My turn…

This Saturday is my birthday. Yes, we are both Pisces which probably makes us incompatible in terms of star signs but we’ve hung in there for a very long time. We have had trips away for my birthday but just as it was becoming a lovely habit doom virus struck and we had to cancel. Last year the spring was busy with both of us having our cateracts sorted plus other events and I can’t even remember what we did! Oh, yes, dinner in a little restaurant in Biars which has since closed. ☹️

This year I thought it would be fun to have a little jaunt, visit somewhere interesting; lunch or picnic, maybe a gentle stroll but all dependant on the weather. I had found something on the internet not that long ago about whose existence I had no idea. A tiny chapel in the Correze with windows designed and painted by Mark Chagall. This is the sort of discovery I love, deep in la France profonde, a little pocket of international culture. I noted it down on the bucket list. This seemed like the perfect time to visit as it is only just over an hour away with a town handily placed along the route for lunch and a wander.

‘I’m only chauffeur’ acquiesced without too much debate and I started researching lunch spots. Donzenac looked a likely place as it is listed as a medieval town (interesting to wander) and one we hadn’t visited since 1990 when we stayed on its municipal campsite. That was the year we arrived in the area in our caravan determined to find a holiday home. Friends thought we were bonkers but we gave ourselves a month and had gathered a list of agents and likely properties before we left home.

The campsite was crowded but a lot of fun. Himself ended up on the adults team for an impromptu football match against les jeunes. I can’t remember who won, probably les jeunes, being younger and fitter, but I do remember the aperos that followed with a family from Dunkerque. I struggled to understand all that was said by the husband and finally apologised to his wife for my mistakes. She burst out laughing and told us that when she met him she couldn’t understand a word he said either! Having lived here I now know about les Ch’tis, the much loved but incomprehensible northerners.

Anyway, back to the important matter of food. There were two possibilities, a Logis and a bistro. I remembered we had eaten very well one or twice in Donzenac during that holiday but had no recollection of where in the town it was. The bistro had a daily formule and the Logis membership means the restaurant must offer one regional menu so either should be fine.

In the event, the Logis was still closed for the winter and the bistro featured a burger as its main ‘plat’, not something I normally choose to eat.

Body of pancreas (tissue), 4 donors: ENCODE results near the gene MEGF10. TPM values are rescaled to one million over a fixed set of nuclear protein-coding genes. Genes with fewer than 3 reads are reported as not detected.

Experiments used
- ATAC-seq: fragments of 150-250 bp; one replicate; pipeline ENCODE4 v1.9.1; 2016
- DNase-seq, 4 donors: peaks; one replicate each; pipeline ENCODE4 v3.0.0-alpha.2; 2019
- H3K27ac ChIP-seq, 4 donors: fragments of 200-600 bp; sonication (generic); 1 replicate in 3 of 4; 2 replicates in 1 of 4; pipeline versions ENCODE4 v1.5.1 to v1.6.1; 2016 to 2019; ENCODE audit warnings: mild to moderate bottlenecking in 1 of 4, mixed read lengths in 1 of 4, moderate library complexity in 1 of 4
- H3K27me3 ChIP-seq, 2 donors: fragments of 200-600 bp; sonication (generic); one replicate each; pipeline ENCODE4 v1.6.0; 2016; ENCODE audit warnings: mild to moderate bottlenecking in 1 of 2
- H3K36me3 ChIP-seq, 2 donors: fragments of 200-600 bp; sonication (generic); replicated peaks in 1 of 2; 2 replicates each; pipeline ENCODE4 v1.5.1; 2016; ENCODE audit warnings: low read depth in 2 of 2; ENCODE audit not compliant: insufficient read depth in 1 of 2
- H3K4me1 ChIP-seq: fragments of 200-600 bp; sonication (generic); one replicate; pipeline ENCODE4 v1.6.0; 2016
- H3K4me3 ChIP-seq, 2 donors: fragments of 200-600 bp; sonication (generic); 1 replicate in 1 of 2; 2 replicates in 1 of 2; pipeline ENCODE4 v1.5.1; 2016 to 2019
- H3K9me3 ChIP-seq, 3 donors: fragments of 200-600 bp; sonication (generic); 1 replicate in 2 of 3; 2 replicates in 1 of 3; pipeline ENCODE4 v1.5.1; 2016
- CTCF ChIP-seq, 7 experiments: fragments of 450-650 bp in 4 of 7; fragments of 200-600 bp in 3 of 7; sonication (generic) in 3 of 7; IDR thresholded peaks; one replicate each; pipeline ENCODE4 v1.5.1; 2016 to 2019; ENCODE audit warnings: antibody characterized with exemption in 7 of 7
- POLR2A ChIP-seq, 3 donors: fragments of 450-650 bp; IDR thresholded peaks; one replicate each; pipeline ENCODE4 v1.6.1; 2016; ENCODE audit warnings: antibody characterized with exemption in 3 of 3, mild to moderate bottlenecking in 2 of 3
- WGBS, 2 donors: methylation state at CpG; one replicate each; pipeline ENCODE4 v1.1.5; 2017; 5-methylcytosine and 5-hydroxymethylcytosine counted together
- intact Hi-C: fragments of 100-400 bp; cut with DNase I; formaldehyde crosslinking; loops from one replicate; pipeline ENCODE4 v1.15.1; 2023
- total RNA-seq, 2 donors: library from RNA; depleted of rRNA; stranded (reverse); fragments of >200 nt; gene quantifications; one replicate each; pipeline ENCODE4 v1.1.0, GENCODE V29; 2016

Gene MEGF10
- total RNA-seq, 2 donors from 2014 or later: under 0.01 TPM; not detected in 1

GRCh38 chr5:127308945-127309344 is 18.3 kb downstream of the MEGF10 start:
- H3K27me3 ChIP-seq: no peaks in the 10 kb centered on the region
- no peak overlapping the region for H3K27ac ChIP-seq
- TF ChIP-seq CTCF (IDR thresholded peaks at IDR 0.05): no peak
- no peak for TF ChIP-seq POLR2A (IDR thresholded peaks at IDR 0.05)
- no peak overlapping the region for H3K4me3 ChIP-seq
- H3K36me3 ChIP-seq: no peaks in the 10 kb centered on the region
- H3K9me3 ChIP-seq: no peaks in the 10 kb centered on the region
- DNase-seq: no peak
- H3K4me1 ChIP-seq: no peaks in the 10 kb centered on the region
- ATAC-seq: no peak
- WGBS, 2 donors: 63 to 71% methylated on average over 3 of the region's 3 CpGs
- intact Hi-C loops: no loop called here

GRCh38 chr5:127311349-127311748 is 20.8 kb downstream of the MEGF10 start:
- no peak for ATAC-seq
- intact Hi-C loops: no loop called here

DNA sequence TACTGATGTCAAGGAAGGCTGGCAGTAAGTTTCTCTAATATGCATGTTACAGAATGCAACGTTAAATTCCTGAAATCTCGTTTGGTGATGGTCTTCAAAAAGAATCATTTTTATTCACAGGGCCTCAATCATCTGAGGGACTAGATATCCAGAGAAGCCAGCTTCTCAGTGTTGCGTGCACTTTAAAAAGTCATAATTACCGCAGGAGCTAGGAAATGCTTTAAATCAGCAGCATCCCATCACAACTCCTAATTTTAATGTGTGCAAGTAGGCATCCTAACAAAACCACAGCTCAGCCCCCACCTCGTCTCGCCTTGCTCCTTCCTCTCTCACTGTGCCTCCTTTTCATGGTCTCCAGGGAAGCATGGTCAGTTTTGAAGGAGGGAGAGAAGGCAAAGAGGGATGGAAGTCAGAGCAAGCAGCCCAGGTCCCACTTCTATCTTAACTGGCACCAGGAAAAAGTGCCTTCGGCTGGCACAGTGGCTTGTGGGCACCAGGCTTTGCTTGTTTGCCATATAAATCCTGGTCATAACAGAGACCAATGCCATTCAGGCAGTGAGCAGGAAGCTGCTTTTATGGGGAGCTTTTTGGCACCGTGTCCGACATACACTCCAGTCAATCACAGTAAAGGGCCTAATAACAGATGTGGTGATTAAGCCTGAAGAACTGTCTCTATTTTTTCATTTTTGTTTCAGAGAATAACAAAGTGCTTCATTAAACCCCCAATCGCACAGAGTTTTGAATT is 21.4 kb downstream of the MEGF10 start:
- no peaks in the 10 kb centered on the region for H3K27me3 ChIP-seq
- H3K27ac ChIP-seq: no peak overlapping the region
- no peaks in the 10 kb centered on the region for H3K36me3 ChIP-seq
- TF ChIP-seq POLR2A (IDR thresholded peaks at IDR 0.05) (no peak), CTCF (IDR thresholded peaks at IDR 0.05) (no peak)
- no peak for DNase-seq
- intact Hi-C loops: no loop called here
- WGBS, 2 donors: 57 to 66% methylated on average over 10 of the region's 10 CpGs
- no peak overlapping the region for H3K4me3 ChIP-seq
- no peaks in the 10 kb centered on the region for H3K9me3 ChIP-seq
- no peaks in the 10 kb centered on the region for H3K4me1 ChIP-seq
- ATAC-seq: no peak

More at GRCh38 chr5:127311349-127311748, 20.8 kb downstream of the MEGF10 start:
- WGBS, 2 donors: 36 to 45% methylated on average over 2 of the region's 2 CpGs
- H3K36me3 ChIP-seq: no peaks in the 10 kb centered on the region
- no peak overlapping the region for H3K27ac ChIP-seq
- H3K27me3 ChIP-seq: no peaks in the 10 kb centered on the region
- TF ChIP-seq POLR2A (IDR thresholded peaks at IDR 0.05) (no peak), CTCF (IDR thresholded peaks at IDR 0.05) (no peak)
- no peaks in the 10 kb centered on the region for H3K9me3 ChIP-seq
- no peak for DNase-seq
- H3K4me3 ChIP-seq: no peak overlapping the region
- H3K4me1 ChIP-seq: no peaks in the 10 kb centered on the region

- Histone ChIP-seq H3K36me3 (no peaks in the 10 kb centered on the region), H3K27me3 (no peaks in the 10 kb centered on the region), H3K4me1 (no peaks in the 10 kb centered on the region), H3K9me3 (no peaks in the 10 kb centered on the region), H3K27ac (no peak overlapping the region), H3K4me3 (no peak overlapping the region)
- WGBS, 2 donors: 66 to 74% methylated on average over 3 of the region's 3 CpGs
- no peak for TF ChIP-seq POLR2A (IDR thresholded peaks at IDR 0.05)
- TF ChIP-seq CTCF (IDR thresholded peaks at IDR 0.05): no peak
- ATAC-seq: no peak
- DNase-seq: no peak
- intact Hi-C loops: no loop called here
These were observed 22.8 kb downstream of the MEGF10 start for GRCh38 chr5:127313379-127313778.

But across le place du marche was a pizzeria with a sunny terrace and not just pizza on the menu. We had deliberately chosen the Thursday before ‘the’ day as it had the best forecast of the week and we opted to eat outside as it was so lovely.

I was delighted to see my favourite pizza on the menu after discovering my first choice salad was unavailable and that I could have the small version.. more of that later. First some coffees as we were a bit early for lunch. A delicious cappuccino in true Italian style.

We sat and people watched for a while, noting those who also turned away from the burger menu and wandered our way or back down to the main road where there was a bar offering steak frites.

When my ‘small’ pizza arrived I squeaked ‘petite’? and our smiling waiter told me I could always take the remains away in a box.

And, indeed, I did!

From where I was sitting I could see a sign for the Chapelle des Penitents bleus so after lunch we wandered in that direction. I had no memory of ever exploring Donzenac back in 1990 so it was a new experience climbing the narrow streets to the highest point of the town.

A couple of friendly cats came over for a stroke while another stared hopefully from a window.

The chapelle was tiny and had once been a guard house when Donzenac still had protecting walls.

I was fascinated by a very low arch inside but could find no information as to whether the floor had once been lower or people had been very short.

Outside, the curved line of the houses on the other side of the place suggested the earlier presence of walls although I couldn’t see any remains now.

Where plaster was missing you could see the torchis used for construction; wattle and daub, we would call it. Our holiday home and present home have walls of torchis here and there. Every trip to our loft means passing bits of straw sticking out beside the staircase. We had some cleared away from an internal wall with just the wooden uprights left to create more light on a landing corridor. I love seeing evidence of the original construction.

We continued climbing until we passed a building with very old features, a sign further along confirmed its origins as the much rebuilt chateau of Donzenac situated at its highest point.